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A Widely Ignored Factor For Football Failure
Footytubeblog (Blog) 4 years ago
n individual sports, commentators and fans constantly talk of players choking; feeling the pressure, yet in football perhaps due to the team nature of the sport, the idea of choking seems to be too often ignored.
Footballers are only ever put under the individual scrutiny of a tennis player, boxer or golfer when forced to take a penalty. It is my belief the idea of nerves getting the better of players is too widely ignored in football. After all, pressure has often overwhelmed teams or individual players in football too.

Robin van Persie is a sensational striker but the Dutchman’s touch throughout Euro 2012 was non-existent, his natural goal-scoring instincts abandoned him. Against Denmark the 29-year-old missed multiple chances and seemed a shadow of the instinctive frontman that inspired Arsenal prior to the tournament and has been equally effective at Manchester United since.

Much of the Dutch press leading up to the tournament revolved around whether van Persie would be given the nod ahead of Klaas Jan Huntelaar who had also had an incredible scoring record that year. I think perhaps due to his success in England that season; British pundits overlooked his severe failings at the tournament. Other failures in the Holland team that under-performed miserably weren’t let off so easily, including Jetro Willems who was representing his national team in defence at just 18, a great achievement.

An example of perhaps a whole team being plagued by expectation is Tottenham Hotspur who drew 1-1 with Wolverhampton Wanderers when they had a chance to prove themselves to be genuine Premier League title contenders around Christmas time last year. Approaching the match, Spurs were considered by many to have the best midfield in the Premier League and were believed to be playing the best football in England. With both Manchester clubs not playing that day, Spurs could have moved within touching distance of the top of the division but were held to a draw by Wolverhampton Wanderers, in my opinion letting the situation get the better of them. In terms of teams crumbling last year, Manchester City came incredibly close against Queens Park Rangers only for £90 million worth of striking talent to bail them out. During that performance, players such as Samir Nasri seemed scared to attempt penetrating passes, or play their normally unshackled football due to a fear of failure. City played a majority of the second half against ten men, playing one of the division’s worst defences.

The motivation for this article and this often overlooked subject came from watching Adam Johnson at the Stadium of Light on Saturday, after all, the England international has built up a reputation as one of the most dynamic exciting wingers in the country. Yet on Saturday when he received the ball he often froze, the 25-year-old had several opportunities to attack inexperienced full backs on his left side yet constantly failed with his actions, telegraphing his intentions to Eric Lichaj, Joe Bennett and Enda Stevens. Considering Sunderland’s start and the onus placed on him as a marquee signing for the club to provide chances for the miss-firing team, Johnson has lost his swagger and arrogance that made him such a tricky winger. In my opinion he choked at the Stadium of Light on Saturday.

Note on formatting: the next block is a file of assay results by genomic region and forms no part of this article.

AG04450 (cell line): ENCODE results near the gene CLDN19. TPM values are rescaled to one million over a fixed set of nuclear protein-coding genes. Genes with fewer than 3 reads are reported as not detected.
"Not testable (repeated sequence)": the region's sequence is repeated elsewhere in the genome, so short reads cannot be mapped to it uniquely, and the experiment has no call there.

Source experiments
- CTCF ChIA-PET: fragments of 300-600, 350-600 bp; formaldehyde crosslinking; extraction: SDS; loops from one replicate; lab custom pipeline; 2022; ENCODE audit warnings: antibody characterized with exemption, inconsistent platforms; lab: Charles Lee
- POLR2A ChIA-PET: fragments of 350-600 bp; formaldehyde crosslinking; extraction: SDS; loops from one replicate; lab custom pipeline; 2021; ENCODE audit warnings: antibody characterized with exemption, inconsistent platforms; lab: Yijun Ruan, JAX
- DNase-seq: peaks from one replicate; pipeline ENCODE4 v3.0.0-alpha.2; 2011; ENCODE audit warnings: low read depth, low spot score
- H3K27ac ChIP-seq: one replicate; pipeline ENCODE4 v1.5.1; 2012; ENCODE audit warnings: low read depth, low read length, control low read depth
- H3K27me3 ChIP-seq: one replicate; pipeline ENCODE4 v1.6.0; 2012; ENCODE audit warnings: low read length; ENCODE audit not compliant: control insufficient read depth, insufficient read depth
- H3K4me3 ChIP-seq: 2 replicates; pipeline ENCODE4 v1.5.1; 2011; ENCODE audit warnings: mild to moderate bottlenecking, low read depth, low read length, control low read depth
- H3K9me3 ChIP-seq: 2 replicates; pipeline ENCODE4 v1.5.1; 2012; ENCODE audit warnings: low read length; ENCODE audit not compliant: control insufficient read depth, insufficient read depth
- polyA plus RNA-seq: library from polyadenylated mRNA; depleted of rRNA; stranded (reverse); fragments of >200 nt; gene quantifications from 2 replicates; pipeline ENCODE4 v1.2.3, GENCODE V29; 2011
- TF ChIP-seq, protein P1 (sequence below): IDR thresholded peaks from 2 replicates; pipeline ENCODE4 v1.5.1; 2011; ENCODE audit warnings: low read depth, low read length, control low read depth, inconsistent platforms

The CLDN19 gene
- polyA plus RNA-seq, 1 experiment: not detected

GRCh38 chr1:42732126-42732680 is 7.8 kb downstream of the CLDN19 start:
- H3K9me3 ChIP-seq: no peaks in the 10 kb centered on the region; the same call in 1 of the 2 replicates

A team that sometimes get banded as ‘bottle-merchants’ are Arsenal, the team are constantly reminded of their long-lasting trophy drought. Despite having had some of the most talented footballers in England during that time period they haven’t won a trophy. I believe there’s a mental barrier with that club and winning a trophy such is the length of period they’ve gone without success. Their last final in the League Cup against Birmingham City saw Arsenal fail badly with young players wilting under the spotlight. Kieran Gibbs had a torrid time and Wojciech Szczesny dropped a regulation catch to ultimately cost the Gunners the game.

The do or die nature of cup competition often leads to players failing to find their best football. The last two European Championships has seen some breathtaking group stage matches before nerves get the better of teams as they get closer to the prize, leading to often more cagey affairs. A recent example of a team imploding mentally in a cup competition is Everton against Liverpool in the FA Cup semi-final. The Blues finished above Liverpool that year and had looked imperious in a quarter final replay against Sunderland. All the composure and quality they showed at the Stadium of Light went out the window playing their local rivals for a spot in the final. My main memory of that semi final showdown was just the lack of quality both teams showed – especially in the first half. For such an experienced team it just seemed as if the pressure of beating their neighbours who have overshadowed them for so long, meant they were unable to play the great football we saw from them at the back end of last season.

In my opinion in this country we get too bogged down in the technical failings of players and don’t often talk enough about players being overcome with the situation they’re facing. In other sports great players get too quickly labelled as chokers, the accusation has been aimed at some of Britain’s best sports stars, Lee Westwood and Andy Murray are just two examples. My point is like any other sport, footballers can have a crisis of confidence.

Written By James Lowson

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